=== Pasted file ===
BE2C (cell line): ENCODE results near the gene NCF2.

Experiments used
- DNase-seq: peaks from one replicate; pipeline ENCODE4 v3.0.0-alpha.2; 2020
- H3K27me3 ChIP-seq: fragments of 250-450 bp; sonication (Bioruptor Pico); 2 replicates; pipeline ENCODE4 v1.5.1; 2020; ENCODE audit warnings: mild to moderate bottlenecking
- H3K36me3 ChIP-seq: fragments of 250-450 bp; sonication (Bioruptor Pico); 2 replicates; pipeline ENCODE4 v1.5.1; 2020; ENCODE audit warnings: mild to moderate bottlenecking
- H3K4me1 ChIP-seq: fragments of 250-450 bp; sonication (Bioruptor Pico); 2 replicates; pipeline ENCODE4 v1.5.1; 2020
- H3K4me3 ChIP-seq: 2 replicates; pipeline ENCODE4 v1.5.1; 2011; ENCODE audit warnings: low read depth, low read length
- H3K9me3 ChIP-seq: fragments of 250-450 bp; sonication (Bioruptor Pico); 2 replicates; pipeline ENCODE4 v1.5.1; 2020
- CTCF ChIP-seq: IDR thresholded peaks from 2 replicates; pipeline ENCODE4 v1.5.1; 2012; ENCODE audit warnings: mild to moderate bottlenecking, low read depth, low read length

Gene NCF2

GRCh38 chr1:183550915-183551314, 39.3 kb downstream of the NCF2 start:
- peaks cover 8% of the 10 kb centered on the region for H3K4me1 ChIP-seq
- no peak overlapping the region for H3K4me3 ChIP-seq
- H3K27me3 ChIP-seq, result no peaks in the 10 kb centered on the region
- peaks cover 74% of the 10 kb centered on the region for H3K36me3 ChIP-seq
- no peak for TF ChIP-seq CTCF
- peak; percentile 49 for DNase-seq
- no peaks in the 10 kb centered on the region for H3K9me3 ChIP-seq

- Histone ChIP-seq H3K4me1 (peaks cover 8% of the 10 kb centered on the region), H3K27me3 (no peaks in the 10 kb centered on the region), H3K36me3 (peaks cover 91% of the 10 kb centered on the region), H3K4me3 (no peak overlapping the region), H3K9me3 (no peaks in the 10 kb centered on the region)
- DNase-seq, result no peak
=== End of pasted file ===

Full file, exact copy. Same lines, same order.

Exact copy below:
BE2C (cell line): ENCODE results near the gene NCF2.

Experiments used
- DNase-seq: peaks from one replicate; pipeline ENCODE4 v3.0.0-alpha.2; 2020
- H3K27me3 ChIP-seq: fragments of 250-450 bp; sonication (Bioruptor Pico); 2 replicates; pipeline ENCODE4 v1.5.1; 2020; ENCODE audit warnings: mild to moderate bottlenecking
- H3K36me3 ChIP-seq: fragments of 250-450 bp; sonication (Bioruptor Pico); 2 replicates; pipeline ENCODE4 v1.5.1; 2020; ENCODE audit warnings: mild to moderate bottlenecking
- H3K4me1 ChIP-seq: fragments of 250-450 bp; sonication (Bioruptor Pico); 2 replicates; pipeline ENCODE4 v1.5.1; 2020
- H3K4me3 ChIP-seq: 2 replicates; pipeline ENCODE4 v1.5.1; 2011; ENCODE audit warnings: low read depth, low read length
- H3K9me3 ChIP-seq: fragments of 250-450 bp; sonication (Bioruptor Pico); 2 replicates; pipeline ENCODE4 v1.5.1; 2020
- CTCF ChIP-seq: IDR thresholded peaks from 2 replicates; pipeline ENCODE4 v1.5.1; 2012; ENCODE audit warnings: mild to moderate bottlenecking, low read depth, low read length

Gene NCF2

GRCh38 chr1:183550915-183551314, 39.3 kb downstream of the NCF2 start:
- peaks cover 8% of the 10 kb centered on the region for H3K4me1 ChIP-seq
- no peak overlapping the region for H3K4me3 ChIP-seq
- H3K27me3 ChIP-seq, result no peaks in the 10 kb centered on the region
- peaks cover 74% of the 10 kb centered on the region for H3K36me3 ChIP-seq
- no peak for TF ChIP-seq CTCF
- peak; percentile 49 for DNase-seq
- no peaks in the 10 kb centered on the region for H3K9me3 ChIP-seq

- Histone ChIP-seq H3K4me1 (peaks cover 8% of the 10 kb centered on the region), H3K27me3 (no peaks in the 10 kb centered on the region), H3K36me3 (peaks cover 91% of the 10 kb centered on the region), H3K4me3 (no peak overlapping the region), H3K9me3 (no peaks in the 10 kb centered on the region)
- DNase-seq, result no peak